# What would be an example?

1. Jul 16, 2009

### symbol0

I read that the outer measure is not countably additive, but I can only think of cases where the outer measure is countably additive.
Can anybody give me an example where the outer measure is not countably additive?

Thanks

2. Jul 16, 2009

### quasar987

Take A= [-1,1] and B=[0,2]. Then AuB=[-1,2], so mes(AuB)=3. But mes(A)+mes(B) = 2+2=4.

Indeed, you will always have mes(A_1 u ... u A_n)< mes(A_1)+...+mes(A_n) as soon as some pair of A_i intersect in a set of positive measure...

3. Jul 16, 2009

### symbol0

mmm?
the definition of countably additive only considers disjoint sets.

4. Jul 16, 2009

### JCVD

I think the OP wants a countable collection of pairwise disjoint sets such that the outer measure of their union is strictly less than the sum of their outer measures. As for Lebesgue Outer Measure, you can create a Vitali set V contained in [0,1] (Vitali sets are non-measurable, and no two of their members differ by a rational number). Since V is non-measurable subset of [0,1], its outer measure d must be strictly greater than 0 but no greater than 1. The set {r_k} of rational numbers in [0,1] is countable, so {V+r_k} is a countable collection of pairwise disjoint sets, with V+r_k (translating every element of V by r_k to the right) a subset of [0,2] with outer measure d for each k. Thus the outer measure of the union of any collection of V+r_k cannot exceed 2. If it were the case, however, that the outer measure of any such union equaled the sum of the outer measures, then if we chose N>2/d and looked at a collection of N different sets V+r_k, we would have the outer measure of their union equal to Nd, which is strictly greater than 2, providing our contradiction.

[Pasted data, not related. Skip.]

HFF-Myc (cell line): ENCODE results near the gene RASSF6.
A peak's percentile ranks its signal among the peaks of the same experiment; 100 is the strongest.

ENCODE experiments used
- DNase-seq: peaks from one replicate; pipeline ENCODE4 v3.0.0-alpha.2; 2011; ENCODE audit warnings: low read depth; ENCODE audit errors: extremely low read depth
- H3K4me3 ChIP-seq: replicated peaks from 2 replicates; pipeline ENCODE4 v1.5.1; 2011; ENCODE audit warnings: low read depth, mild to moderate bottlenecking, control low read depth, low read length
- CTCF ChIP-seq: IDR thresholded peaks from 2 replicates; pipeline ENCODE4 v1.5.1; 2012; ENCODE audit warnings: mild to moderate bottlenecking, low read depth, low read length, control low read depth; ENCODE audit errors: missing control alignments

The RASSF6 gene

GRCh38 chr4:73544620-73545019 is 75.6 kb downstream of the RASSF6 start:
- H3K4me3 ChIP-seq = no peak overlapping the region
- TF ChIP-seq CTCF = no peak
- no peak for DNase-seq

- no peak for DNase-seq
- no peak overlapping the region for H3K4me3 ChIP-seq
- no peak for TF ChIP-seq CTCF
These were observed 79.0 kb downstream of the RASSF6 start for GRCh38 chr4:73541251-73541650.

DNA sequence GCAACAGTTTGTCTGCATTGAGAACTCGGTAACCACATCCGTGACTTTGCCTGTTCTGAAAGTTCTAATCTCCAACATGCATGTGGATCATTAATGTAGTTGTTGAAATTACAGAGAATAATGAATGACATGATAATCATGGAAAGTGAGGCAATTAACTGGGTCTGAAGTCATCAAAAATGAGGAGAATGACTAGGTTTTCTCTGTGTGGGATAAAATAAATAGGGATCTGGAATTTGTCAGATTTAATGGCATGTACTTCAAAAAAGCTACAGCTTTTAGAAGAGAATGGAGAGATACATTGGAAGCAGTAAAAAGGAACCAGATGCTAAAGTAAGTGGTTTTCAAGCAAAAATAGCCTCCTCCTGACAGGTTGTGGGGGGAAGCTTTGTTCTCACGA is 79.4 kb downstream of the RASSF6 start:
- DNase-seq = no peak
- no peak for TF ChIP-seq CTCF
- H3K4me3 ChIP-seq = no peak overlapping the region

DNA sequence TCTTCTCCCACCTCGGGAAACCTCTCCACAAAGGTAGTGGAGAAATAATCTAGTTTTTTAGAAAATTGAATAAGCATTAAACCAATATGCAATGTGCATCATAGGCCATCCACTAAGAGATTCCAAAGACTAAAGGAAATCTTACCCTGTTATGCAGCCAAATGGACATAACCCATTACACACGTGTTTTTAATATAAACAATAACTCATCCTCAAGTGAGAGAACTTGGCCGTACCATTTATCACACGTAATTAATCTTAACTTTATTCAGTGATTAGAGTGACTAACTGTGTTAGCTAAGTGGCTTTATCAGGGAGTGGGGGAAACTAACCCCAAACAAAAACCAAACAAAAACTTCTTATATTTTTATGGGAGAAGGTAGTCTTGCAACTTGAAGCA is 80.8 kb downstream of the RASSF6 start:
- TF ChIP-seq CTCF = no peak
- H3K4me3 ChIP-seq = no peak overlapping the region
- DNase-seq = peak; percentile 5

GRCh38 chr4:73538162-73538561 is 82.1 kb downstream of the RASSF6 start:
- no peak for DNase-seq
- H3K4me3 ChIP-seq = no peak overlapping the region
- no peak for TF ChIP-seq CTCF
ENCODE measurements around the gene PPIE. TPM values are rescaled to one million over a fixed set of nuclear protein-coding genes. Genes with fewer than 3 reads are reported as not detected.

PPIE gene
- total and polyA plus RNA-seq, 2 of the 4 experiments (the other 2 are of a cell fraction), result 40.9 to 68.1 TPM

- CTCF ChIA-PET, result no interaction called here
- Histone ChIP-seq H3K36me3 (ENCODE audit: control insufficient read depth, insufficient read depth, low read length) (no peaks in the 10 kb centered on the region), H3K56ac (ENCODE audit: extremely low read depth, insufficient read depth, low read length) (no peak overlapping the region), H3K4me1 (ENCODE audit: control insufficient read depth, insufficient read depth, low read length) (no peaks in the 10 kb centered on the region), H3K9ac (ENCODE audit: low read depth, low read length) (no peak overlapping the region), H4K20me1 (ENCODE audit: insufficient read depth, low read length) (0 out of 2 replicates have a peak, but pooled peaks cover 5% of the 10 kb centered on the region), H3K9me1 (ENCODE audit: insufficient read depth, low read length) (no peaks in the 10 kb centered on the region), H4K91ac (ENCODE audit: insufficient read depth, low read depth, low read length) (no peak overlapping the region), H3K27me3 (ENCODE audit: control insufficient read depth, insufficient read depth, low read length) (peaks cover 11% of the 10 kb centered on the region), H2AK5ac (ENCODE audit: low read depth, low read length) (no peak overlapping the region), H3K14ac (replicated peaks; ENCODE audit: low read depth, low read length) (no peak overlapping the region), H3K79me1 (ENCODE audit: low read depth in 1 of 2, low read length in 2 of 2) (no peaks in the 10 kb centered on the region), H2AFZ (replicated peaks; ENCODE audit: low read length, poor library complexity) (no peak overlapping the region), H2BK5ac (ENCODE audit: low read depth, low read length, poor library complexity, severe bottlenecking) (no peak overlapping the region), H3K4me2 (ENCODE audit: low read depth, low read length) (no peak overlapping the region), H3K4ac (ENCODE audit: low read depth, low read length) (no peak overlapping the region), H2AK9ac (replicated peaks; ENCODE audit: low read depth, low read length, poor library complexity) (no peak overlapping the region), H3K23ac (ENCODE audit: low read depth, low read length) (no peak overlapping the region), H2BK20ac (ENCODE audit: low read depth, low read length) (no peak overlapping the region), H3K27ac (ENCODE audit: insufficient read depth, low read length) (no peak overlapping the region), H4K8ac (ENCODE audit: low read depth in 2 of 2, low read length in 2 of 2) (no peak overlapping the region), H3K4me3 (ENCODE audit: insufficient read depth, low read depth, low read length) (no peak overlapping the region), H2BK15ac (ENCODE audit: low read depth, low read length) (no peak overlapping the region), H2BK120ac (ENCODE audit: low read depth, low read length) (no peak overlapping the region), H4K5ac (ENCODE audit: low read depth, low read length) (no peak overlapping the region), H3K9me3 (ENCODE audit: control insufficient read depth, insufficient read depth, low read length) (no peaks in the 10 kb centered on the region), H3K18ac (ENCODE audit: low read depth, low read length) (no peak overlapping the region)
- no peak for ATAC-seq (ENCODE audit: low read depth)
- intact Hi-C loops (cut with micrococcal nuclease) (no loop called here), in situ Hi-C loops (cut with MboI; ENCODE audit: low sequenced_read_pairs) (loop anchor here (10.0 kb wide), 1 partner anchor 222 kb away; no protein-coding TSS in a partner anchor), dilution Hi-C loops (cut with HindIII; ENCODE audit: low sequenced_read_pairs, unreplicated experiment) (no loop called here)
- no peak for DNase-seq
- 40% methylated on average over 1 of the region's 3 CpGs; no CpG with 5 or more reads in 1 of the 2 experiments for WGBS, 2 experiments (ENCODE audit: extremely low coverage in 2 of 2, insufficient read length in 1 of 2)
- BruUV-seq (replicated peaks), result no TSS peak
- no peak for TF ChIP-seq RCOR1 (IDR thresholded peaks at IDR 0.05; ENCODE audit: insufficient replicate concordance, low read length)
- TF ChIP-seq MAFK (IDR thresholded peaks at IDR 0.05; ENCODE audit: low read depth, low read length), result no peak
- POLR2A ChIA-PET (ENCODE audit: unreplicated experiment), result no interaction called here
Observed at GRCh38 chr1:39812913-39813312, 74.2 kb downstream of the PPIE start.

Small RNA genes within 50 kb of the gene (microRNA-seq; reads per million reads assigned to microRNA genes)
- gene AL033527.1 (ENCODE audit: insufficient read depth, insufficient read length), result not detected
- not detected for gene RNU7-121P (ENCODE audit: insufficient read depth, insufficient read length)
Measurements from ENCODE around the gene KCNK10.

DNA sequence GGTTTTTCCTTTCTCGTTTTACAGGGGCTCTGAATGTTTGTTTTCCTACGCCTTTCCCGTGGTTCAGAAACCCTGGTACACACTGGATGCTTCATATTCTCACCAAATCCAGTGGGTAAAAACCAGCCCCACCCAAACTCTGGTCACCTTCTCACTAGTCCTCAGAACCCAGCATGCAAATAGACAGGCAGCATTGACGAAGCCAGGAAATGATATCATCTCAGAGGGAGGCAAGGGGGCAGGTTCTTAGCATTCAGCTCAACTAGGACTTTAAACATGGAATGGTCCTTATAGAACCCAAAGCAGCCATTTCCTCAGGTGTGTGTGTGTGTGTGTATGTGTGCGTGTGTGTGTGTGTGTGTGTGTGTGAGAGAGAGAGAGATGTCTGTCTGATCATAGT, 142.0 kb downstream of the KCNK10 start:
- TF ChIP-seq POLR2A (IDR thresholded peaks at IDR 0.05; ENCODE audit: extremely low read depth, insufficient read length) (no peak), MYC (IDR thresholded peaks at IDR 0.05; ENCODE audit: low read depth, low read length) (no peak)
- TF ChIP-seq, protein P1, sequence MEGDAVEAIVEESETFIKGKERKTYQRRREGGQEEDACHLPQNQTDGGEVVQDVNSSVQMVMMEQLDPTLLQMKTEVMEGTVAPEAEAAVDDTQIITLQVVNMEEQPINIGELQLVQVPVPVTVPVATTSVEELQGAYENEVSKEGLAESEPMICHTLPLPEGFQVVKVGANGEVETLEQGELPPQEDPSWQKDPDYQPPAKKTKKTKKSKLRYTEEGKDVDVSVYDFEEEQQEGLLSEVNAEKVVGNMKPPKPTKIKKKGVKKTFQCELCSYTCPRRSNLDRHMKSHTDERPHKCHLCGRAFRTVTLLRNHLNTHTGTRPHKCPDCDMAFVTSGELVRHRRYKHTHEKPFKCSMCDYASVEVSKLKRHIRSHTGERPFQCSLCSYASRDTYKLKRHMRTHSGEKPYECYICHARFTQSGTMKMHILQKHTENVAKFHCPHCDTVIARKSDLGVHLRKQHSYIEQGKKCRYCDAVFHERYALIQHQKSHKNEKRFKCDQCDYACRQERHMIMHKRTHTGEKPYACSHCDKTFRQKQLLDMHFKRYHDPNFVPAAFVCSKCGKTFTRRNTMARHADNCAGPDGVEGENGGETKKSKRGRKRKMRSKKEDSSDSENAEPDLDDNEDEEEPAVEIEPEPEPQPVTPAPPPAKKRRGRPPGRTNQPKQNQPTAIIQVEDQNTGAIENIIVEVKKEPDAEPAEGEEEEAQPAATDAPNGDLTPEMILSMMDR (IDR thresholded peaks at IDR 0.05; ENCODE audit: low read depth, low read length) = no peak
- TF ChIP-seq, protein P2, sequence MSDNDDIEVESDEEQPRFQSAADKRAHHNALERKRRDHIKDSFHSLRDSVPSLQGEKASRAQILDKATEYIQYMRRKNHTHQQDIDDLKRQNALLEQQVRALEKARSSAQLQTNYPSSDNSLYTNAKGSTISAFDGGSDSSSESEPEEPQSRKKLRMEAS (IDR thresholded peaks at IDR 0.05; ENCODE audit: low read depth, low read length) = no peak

This counterexample would be horrendously difficult to think up on your own, and the construction of Vitali sets requires the Axiom of Choice.

5. Jul 16, 2009

### symbol0

I see.
Thank you Mr. Van Damme